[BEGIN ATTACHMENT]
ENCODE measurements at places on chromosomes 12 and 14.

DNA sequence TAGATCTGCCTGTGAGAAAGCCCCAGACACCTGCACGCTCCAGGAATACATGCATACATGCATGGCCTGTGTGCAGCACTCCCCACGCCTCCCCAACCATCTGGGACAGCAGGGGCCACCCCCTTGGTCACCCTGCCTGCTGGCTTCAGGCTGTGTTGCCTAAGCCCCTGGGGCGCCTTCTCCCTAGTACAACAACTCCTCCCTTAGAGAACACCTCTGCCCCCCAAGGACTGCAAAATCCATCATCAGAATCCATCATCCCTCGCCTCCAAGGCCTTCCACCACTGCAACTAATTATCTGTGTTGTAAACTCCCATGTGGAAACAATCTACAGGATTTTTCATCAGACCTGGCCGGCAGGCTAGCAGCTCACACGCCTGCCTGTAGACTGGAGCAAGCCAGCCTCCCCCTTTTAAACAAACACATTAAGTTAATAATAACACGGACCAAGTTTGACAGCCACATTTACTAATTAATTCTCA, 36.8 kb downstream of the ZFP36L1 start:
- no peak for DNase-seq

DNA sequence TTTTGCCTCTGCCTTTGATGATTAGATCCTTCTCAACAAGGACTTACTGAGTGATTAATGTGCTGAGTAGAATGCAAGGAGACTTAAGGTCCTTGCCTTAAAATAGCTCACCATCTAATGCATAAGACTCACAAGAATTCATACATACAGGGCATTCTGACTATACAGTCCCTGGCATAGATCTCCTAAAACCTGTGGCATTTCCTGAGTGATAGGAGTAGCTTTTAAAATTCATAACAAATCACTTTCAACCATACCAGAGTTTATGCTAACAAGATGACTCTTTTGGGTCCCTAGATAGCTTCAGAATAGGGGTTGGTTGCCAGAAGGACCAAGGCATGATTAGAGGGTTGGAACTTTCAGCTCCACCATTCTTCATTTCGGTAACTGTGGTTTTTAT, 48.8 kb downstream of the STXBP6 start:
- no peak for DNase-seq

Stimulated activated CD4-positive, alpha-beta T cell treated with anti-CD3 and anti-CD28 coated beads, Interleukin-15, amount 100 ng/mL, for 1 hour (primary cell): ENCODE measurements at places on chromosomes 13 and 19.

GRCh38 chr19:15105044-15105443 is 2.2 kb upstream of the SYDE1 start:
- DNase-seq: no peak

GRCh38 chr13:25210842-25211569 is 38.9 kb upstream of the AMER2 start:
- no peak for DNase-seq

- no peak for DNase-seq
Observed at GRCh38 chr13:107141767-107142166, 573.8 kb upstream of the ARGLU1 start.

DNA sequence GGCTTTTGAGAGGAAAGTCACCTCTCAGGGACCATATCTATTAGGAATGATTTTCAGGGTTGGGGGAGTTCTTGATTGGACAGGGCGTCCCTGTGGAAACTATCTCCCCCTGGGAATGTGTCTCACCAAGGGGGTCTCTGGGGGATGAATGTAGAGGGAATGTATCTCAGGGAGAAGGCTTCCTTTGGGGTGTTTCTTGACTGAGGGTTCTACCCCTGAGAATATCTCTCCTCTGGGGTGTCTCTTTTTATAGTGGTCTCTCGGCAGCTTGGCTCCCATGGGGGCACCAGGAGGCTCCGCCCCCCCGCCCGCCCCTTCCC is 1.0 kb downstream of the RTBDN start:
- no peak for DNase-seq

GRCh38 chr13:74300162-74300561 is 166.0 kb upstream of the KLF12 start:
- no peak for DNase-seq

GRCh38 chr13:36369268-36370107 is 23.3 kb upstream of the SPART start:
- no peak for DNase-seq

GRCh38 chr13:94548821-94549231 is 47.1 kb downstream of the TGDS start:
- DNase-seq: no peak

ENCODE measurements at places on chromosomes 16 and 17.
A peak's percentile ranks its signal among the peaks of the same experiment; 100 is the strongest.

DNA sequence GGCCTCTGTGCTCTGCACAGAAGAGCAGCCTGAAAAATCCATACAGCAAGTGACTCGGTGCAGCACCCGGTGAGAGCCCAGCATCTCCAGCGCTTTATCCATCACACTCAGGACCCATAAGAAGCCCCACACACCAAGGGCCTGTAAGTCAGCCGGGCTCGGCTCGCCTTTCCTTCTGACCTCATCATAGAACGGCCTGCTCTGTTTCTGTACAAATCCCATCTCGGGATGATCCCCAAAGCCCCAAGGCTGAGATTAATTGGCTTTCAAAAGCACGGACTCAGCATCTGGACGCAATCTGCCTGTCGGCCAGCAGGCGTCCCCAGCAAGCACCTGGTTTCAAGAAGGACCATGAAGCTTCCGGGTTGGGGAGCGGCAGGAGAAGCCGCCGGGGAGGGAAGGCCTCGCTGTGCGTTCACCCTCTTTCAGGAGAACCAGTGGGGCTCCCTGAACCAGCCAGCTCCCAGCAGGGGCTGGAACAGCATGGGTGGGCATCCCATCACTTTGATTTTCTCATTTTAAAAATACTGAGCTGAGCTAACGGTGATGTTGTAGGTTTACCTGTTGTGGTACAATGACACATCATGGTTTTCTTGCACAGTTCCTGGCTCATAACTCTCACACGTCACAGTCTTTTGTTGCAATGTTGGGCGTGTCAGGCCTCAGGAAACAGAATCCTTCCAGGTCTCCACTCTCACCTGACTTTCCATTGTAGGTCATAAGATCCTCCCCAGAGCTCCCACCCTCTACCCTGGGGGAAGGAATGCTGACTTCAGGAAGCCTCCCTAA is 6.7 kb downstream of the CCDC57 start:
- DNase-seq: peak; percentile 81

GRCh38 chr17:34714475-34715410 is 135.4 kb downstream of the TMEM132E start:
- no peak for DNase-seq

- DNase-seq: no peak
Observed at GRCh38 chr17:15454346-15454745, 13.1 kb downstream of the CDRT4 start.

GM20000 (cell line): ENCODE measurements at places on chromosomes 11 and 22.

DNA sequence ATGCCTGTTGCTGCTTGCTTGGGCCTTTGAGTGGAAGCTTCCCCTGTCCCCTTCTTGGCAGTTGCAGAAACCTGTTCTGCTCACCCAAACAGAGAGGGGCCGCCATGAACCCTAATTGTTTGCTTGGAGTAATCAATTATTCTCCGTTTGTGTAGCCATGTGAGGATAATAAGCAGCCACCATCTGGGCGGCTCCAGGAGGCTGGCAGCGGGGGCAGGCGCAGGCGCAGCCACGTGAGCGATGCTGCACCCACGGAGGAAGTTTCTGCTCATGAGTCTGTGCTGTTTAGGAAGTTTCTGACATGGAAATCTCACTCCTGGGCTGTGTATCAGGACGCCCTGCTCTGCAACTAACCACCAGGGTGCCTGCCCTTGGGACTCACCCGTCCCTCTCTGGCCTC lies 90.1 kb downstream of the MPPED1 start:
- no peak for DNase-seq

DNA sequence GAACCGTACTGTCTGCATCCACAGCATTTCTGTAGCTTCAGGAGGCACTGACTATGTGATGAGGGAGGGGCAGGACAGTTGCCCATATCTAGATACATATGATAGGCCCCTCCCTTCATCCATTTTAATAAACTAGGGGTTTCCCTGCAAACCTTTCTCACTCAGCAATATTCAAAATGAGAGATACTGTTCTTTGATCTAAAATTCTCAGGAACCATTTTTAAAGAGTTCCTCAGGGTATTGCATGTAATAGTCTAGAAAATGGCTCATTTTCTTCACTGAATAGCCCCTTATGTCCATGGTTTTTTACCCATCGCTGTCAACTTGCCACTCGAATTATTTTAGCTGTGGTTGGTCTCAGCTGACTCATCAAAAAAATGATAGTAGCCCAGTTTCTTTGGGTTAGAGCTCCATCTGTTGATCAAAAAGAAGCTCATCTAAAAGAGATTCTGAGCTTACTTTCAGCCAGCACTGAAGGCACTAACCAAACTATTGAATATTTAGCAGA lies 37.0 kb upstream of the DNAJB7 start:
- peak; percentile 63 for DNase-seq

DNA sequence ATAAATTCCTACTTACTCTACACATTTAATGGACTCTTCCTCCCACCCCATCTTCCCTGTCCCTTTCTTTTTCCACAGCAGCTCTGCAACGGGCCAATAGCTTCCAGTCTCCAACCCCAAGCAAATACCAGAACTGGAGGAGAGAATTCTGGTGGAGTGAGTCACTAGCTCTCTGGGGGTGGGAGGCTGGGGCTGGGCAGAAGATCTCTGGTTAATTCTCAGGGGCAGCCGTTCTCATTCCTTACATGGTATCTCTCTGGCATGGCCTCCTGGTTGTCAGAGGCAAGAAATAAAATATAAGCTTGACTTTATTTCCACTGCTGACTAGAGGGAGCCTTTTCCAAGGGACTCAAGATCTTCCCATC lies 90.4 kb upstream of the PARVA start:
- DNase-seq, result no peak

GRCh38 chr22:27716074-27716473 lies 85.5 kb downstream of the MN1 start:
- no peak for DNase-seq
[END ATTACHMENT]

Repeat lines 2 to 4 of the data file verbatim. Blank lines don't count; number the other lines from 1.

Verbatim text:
DNA sequence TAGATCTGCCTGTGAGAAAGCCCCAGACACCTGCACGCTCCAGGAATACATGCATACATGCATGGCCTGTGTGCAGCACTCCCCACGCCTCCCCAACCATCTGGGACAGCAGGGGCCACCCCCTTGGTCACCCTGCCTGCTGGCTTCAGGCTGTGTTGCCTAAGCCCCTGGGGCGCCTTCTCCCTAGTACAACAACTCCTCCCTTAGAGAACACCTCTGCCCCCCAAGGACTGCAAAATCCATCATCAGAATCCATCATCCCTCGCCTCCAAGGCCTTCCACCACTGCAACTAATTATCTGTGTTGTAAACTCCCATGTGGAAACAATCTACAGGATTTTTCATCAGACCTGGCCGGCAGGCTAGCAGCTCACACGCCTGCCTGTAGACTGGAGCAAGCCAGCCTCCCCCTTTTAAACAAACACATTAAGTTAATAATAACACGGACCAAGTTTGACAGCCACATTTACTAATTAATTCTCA, 36.8 kb downstream of the ZFP36L1 start:
- no peak for DNase-seq

DNA sequence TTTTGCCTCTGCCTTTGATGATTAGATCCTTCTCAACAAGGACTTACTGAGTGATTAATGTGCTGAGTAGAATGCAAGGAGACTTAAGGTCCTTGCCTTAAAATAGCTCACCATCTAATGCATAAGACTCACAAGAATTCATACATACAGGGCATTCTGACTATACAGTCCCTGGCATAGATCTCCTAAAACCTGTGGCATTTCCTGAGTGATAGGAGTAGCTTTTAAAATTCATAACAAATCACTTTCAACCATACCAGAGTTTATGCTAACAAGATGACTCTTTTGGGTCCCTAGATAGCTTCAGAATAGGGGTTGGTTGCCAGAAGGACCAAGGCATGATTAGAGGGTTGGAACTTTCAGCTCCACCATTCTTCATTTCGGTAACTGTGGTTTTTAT, 48.8 kb downstream of the STXBP6 start: